C-COR Gets Gored
C-COR Corp. (Nasdaq: CCBL) is making some changes that will shut the doors on the Sunnyvale, Calif., home of acquired startups Alopa Networks and Lantern Communications.
Neither company's products are being discontinued, but the 30-employee office is being closed as part of a 225-employee layoff announced yesterday. The cuts include a shifting of some manufacturing to Tijuana, Mexico, from Wallingford, Conn. The changes will leave C-COR with 1,500 employees. (See C-COR to Cut 225.)
The moves are a concession to the disappointing revenues of the past year. Hoping to take quarterly revenues past the $70 million mark, C-COR acquired five companies during 2004 and 2005: Lantern, video server vendor nCube, Ethernet transport gear maker Optinel Systems, and OSS vendors Alopa and Stargus. (See C-COR Extinguishes Lantern, C-COR Acquires nCUBE, C-COR Opts for Optinel, and C-COR Purchases Stargus.)
But sales stayed stubbornly in the $65 million range, and while bookings surpassed C-COR's goals, the lead times involved mean revenues won't arrive until future quarters. With losses continuing, C-COR decided to shore up.
Signs of trouble brewed early last year when C-COR announced revenues would miss targets. From there, it's been downhill, with the stock losing more than 40 percent of its value during 2005. C-COR stock was up 35 cents (7%) at $5.39 early this morning.
"Now it's time to buckle down into three key areas and take our lessons learned," chairman and CEO Dave Woodle said on a conference call with analysts this morning. Those three areas are: cable broadband access, both for residential and business customers; new "on-demand" technologies such as inserting targeted ads into the cable video stream; and OSS products.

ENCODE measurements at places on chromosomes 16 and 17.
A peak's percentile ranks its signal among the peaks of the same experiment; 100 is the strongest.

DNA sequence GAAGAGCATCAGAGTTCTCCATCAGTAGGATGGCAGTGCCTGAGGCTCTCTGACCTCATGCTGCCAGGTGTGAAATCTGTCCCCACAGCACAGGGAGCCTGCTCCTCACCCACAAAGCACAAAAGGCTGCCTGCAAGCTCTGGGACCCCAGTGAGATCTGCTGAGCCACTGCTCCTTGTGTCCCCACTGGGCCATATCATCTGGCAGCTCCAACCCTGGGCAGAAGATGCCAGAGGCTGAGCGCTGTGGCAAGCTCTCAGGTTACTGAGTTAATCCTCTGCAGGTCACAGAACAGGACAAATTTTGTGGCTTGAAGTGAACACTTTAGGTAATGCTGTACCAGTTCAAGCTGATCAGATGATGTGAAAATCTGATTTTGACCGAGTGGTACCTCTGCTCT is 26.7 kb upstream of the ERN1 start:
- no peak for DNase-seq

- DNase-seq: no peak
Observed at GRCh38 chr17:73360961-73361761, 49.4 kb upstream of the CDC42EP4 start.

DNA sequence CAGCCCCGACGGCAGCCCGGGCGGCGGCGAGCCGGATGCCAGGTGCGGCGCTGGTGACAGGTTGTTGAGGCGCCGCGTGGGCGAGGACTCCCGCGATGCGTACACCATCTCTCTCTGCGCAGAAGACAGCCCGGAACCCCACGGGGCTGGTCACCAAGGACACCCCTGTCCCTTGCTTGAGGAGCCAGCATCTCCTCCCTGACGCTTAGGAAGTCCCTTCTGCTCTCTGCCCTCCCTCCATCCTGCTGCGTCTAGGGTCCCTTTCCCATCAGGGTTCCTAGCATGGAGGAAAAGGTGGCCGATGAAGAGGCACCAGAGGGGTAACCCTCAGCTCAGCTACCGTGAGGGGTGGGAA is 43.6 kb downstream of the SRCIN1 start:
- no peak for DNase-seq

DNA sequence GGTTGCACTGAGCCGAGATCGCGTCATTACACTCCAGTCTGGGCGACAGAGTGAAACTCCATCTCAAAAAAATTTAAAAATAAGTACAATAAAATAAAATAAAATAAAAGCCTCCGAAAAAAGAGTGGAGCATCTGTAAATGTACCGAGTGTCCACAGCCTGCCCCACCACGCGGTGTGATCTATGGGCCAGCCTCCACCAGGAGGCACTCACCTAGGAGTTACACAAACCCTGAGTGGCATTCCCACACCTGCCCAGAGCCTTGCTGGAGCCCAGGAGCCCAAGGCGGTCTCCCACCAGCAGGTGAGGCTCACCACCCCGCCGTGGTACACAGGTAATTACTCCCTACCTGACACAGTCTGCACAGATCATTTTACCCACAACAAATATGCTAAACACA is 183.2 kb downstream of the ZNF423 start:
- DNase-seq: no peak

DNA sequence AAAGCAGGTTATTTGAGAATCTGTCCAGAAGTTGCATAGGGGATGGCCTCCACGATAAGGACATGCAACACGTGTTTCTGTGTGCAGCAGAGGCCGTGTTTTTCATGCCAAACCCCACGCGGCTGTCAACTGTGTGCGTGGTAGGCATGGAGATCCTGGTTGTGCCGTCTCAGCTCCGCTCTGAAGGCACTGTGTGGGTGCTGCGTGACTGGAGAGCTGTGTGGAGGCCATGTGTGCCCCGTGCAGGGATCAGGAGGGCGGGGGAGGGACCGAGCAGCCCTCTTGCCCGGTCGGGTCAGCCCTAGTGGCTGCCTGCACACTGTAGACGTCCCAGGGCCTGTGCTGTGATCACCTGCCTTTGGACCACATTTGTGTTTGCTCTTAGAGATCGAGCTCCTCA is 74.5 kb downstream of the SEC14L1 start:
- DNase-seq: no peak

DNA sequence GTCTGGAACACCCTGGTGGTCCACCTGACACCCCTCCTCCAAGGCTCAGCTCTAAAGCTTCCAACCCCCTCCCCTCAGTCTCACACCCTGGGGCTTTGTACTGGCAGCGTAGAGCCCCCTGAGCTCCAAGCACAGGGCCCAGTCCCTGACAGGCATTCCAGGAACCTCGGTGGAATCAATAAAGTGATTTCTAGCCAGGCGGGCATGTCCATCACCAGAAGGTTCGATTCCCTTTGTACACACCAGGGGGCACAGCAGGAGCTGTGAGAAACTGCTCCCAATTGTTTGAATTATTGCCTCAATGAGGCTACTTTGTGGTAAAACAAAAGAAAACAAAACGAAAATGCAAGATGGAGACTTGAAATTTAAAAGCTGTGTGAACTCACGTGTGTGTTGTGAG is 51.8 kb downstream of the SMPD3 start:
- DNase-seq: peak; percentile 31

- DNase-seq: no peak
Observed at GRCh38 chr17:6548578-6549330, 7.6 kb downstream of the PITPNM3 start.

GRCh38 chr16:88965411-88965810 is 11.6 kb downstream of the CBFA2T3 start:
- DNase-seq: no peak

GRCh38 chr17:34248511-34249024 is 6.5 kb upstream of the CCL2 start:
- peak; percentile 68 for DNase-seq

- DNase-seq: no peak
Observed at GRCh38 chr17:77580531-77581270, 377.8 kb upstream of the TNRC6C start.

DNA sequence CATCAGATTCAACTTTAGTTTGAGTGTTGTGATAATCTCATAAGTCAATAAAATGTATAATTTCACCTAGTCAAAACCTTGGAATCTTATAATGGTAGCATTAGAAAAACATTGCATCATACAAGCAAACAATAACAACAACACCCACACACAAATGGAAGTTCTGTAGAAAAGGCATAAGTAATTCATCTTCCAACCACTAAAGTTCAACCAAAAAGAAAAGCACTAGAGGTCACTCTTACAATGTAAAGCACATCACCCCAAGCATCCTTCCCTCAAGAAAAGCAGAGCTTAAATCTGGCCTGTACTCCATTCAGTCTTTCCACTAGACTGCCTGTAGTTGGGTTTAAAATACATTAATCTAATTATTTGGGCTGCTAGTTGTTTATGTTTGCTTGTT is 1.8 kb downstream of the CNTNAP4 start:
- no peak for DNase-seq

Specific to Lantern, C-COR is ditching plans to expand its cable transport business into the telco world. C-COR's chances there were just too slim to justify the continued expense, Woodle said.
C-COR isn't abandoning telecom, though, as it sees promise there for nCube, a spokeswoman told Light Reading. NCube's software is used for video-on-demand and ad insertion.
It's unclear whether Lantern will continue R&D on its product line, the spokeswoman said.
C-COR opened the Sunnyvale office as a combined home for the Alopa and Lantern employees it acquired, as both startups had been based in that city. Some of those employees will join the ranks of those cut, but some will be offered the chance to work from other locations or to work from home, the spokeswoman said.
The Sunnyvale closing comes just a week after the shutdown of Luminous Networks Inc. , Lantern's foil in Resilient Packet Ring (RPR) technology. Circa 2001, both startups had pushed for the technology, eventually codified in the IEEE 802.17 standard but later had trouble battling Cisco Systems Inc. (Nasdaq: CSCO) and Nortel Networks Ltd. . (See Luminous Loses Its Luster and Incumbents Grab RPR Mantle.)
As with C-COR's restructuring in 2004, analysts seem to think the company is making the right moves. "We think this will enable C-COR to reach profitability earlier," wrote Brian Coyne, an analyst with Friedman Billings Ramsey & Co. Inc. , in a report issued this morning. "We believe management is undertaking this effort at a time when its business outlook remains solidly intact and the company continues to win new software orders."
Woodle said he is "comfortable" with analyst estimates for its first quarter. For its second quarter, which ended in December, C-COR is expected to report revenues of $65 million and losses of 13 cents per share, according to Thomson First Call .
— Craig Matsumoto, Senior Editor, Light Reading